Although vinyl represents a tiny fraction of the media people use to listen to music, you, or a client, may want to do a vinyl release someday. Conventional wisdom is split between “you don’t dare master for vinyl” and “sure, you can master for vinyl if you know certain rules.”
Both miss the point that the engineer using the lathe to do the cutting will make the ultimate decisions. You can provide something mastered for CD, and the engineer will do what’s possible to make it vinyl-friendly—but then the vinyl version may sound very different from the CD, because of the compromises needed to accommodate vinyl. Conversely, you can “prep for vinyl” and if you do a good job, the engineer running the cutting lathe will have an easier time, and there won’t be as much difference between the vinyl and CD release.
But before going any further, let’s explore why vinyl is different.
A stylus moves side to side, and up and down, to create stereo. Louder levels mean wide and deeper grooves; if too loud, the needle can jump out of the groove. Lower frequencies hog “groove space” more than high frequencies, but also, a stylus has a difficult time moving fast enough to track high frequencies, which leads to distortion.
To compensate, the RIAA initiated an EQ curve that cuts bass up to -20 dB at low frequencies before the audio gets turned into a master lacquer, and boosts highs by an equally dramatic amount to help overcome surface noise. On playback, an inverse curve boosts the bass to restore its original level; cutting highs restores the proper high-frequency balance to reduce surface noise and encourage better tracking (Fig. 1).
Figure 1: RIAA equalization record and playback curves for vinyl records.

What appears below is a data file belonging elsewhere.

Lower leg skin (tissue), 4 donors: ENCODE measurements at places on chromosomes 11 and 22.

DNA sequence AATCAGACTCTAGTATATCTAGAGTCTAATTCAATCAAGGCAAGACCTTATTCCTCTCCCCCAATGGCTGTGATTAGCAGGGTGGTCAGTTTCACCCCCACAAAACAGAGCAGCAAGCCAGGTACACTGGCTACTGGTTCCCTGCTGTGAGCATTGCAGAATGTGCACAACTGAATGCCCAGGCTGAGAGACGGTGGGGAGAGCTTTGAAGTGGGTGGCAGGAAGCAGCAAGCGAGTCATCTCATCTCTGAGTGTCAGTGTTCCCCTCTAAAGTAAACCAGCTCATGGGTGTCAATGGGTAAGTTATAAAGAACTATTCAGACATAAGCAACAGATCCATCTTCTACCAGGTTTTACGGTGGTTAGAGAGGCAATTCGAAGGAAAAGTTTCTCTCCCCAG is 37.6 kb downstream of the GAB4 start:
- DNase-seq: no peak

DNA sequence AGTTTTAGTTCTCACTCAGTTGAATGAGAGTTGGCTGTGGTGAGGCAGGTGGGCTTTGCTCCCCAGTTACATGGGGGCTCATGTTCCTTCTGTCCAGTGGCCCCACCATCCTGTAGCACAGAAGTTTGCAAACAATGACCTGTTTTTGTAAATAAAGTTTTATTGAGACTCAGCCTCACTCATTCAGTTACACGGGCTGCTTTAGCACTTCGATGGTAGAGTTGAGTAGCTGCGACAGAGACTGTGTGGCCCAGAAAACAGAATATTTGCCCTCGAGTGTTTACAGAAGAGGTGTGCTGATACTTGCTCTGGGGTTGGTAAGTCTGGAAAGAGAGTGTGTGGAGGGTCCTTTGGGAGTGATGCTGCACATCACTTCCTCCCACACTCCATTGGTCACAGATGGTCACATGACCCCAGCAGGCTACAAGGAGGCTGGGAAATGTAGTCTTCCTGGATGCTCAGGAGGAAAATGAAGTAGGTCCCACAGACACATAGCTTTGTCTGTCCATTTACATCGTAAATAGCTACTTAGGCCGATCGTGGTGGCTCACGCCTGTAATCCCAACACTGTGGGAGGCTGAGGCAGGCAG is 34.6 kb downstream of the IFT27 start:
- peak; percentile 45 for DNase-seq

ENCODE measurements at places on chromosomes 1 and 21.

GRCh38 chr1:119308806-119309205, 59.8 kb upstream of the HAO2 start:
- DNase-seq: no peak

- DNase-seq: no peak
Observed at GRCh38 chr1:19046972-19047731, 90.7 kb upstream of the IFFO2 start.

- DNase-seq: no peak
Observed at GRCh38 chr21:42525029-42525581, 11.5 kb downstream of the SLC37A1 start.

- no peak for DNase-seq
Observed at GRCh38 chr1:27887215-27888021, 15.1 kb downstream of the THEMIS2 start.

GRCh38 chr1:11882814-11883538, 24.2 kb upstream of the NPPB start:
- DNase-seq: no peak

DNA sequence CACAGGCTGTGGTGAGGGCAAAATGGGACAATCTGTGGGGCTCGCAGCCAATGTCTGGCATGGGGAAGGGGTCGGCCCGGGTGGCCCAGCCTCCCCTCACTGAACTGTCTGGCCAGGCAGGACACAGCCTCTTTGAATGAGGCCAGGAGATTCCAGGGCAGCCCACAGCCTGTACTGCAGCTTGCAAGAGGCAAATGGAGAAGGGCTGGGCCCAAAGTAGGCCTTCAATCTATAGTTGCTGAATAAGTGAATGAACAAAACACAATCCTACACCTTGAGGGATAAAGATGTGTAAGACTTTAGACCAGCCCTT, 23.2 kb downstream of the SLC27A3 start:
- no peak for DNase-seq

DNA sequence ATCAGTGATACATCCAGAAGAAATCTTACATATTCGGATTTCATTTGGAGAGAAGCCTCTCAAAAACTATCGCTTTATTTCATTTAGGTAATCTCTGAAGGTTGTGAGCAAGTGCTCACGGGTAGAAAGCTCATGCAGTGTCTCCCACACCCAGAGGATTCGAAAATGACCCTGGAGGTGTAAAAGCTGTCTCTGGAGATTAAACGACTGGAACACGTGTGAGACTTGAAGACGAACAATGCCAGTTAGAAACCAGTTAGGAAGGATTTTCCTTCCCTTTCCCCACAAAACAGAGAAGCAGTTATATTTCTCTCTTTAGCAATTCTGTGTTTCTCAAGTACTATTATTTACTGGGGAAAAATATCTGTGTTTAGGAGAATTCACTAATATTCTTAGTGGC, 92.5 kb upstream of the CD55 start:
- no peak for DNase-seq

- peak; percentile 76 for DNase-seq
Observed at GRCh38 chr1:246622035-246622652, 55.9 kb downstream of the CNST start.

PREPARATION IN THE SONG PAGE
There are four main ways to make more vinyl-friendly mixes in the Song Page.
- Avoid excessive high frequencies. Use de-essing on vocals, but de-essing can also tame distorted guitar, cymbals, and other high-frequency sound sources (Fig. 2). Excess sibilance or brightness translates to splattering distortion with vinyl.
Figure 2: Studio One’s compressor can do de-essing and other frequency-selective compression.
- Trim the lows and highs, as appropriate for the program material. Use a 48 dB/octave Pro EQ LC filter to cut everything below 20 to 40 Hz. Back in the vinyl days, sharp cuts above 15 kHz or even 10 kHz were also the norm (Fig. 3).
Figure 3: Sharp LC and HC filters trim out vinyl-hostile frequencies.
- Center the bass. The worst-case audio for a stylus to track is out-of-phase bass in the left and right channels. Besides, low frequencies aren’t very directional, so any stereo is more or less pointless unless you’re listening on headphones. The easiest way to center bass in Studio One is to place a Splitter in the master bus, and split by frequency. There is no “rule” for the correct crossover frequency; too low, and potentially problematic frequencies can get through. Too high, and you’ll start interfering with the lower end of guitar and other instruments. That said, 70 to 170 Hz is a good place to start. Then, follow that low split with the Dual Pan, and center both channels (Fig. 4). Also consider avoiding hard left/right panning for lower-frequency instruments, like toms.
Figure 4: Using a Splitter as a crossover, with a Dual Pan, can center low frequencies in the stereo spread.